I have a great trivia question for you, name a vegetable that comes up year after year that produces a crop for 15 to 20 years? If you guessed asparagus, you are a winner. If you’re thinking about planting an asparagus bed this year, now is the time (early spring). Pick a location that is in the western or northern part of your garden so the asparagus ferns don’t shade other plants in late summer.
To plant asparagus, dig a trench about 6 to 8 inches deep, add a layer of compost (about one inch) and place asparagus crowns and roots
approximately 12 to 18 inches apart in trench.
Cover crowns and roots with 2 inches of soil and continue filling the trench with soil as stems grow.
When the trench is completely filled, add a layer of mulch and water regularly.
My first attempt at growing asparagus was nothing short of a disaster. I buried the asparagus crowns and roots so deep in the soil there was no way they were ever going to see the sun (oh the lessons I have learned).
You can begin harvesting fresh asparagus after two years of plant growth. This can be a test of patience. You see this beautiful spear of asparagus growing in your garden and you can’t harvest it for “TWO” years. Remember though, your patience will pay off when you have a beautiful high yielding asparagus bed that will last for years.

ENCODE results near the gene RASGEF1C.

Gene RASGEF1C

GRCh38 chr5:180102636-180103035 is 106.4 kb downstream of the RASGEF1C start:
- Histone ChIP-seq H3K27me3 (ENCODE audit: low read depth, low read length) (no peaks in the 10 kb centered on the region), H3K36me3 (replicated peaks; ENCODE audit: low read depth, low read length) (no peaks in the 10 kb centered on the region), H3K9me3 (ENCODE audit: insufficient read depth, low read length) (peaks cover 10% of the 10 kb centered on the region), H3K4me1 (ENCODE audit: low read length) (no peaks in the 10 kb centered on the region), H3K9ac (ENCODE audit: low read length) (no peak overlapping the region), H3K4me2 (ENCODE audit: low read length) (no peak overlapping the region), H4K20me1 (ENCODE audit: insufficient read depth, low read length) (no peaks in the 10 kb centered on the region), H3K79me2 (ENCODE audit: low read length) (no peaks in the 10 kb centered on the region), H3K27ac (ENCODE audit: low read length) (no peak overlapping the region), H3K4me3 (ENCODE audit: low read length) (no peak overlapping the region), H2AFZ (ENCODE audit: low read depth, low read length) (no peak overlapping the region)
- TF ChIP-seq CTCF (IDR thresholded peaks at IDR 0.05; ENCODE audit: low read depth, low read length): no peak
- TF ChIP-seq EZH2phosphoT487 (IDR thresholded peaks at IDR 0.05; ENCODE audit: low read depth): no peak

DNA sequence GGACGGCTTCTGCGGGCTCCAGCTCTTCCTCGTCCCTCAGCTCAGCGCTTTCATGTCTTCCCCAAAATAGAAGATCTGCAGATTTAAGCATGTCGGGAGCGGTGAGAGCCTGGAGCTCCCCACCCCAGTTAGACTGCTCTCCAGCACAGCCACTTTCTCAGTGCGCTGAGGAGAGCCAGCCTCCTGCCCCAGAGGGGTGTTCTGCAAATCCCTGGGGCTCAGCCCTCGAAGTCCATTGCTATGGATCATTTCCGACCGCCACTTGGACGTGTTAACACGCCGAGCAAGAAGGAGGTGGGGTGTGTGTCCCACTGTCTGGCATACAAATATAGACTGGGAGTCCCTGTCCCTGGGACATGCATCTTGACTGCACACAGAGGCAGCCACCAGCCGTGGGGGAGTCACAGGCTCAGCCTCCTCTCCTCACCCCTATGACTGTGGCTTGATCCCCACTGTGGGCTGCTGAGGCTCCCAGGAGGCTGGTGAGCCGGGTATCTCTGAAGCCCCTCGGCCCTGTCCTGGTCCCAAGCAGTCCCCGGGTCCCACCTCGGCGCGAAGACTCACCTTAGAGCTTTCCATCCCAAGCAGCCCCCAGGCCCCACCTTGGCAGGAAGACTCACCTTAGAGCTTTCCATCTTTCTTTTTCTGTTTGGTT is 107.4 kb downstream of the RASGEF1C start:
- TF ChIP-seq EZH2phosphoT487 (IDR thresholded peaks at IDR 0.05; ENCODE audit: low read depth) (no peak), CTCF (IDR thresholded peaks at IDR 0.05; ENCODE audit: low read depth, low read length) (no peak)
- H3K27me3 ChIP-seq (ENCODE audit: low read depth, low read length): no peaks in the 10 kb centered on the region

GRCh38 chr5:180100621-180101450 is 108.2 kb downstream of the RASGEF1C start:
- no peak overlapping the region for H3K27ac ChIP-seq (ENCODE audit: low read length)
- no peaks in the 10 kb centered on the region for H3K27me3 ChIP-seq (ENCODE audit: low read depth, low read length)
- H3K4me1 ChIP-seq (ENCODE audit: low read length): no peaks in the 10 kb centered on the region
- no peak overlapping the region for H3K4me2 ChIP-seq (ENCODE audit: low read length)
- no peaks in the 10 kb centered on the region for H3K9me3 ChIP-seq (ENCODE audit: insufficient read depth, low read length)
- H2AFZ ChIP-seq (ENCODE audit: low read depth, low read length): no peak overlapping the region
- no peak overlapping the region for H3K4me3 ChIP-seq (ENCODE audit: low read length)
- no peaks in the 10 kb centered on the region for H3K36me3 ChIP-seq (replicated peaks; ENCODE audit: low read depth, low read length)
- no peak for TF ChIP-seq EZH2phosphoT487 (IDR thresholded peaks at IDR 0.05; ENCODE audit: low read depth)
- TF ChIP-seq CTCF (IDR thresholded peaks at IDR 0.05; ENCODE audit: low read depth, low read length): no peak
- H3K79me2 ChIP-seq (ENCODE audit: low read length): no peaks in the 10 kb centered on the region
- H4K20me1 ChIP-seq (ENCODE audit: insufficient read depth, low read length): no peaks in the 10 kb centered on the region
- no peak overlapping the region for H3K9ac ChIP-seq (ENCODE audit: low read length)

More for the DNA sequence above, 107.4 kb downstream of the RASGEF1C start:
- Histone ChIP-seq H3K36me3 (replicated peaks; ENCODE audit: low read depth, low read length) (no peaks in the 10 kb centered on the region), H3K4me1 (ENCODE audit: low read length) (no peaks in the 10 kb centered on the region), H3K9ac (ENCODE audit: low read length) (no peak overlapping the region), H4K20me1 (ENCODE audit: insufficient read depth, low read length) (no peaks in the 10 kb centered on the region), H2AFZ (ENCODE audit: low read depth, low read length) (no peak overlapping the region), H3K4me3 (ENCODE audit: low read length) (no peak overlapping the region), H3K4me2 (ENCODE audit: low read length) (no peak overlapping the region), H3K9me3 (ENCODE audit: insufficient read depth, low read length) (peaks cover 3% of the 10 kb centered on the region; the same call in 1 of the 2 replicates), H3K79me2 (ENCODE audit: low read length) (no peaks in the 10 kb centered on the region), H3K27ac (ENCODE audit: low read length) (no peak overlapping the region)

An asparagus harvest lasts approximately 4 to 8 weeks. After harvest allow the spears to grow into ferns through the remaining summer months to replenish the nutrients for next year’s spear production. Check out “How does your garden grow” on page 39 in our book Eating Pure in a Processed Foods World ® for photos of the 3 stages of asparagus: Roots, Spears and Ferns.
To prepare an asparagus bed for the winter, cut back the ferns in mid-fall. Cover with 1 inch of compost and top with 6 inches of mulch.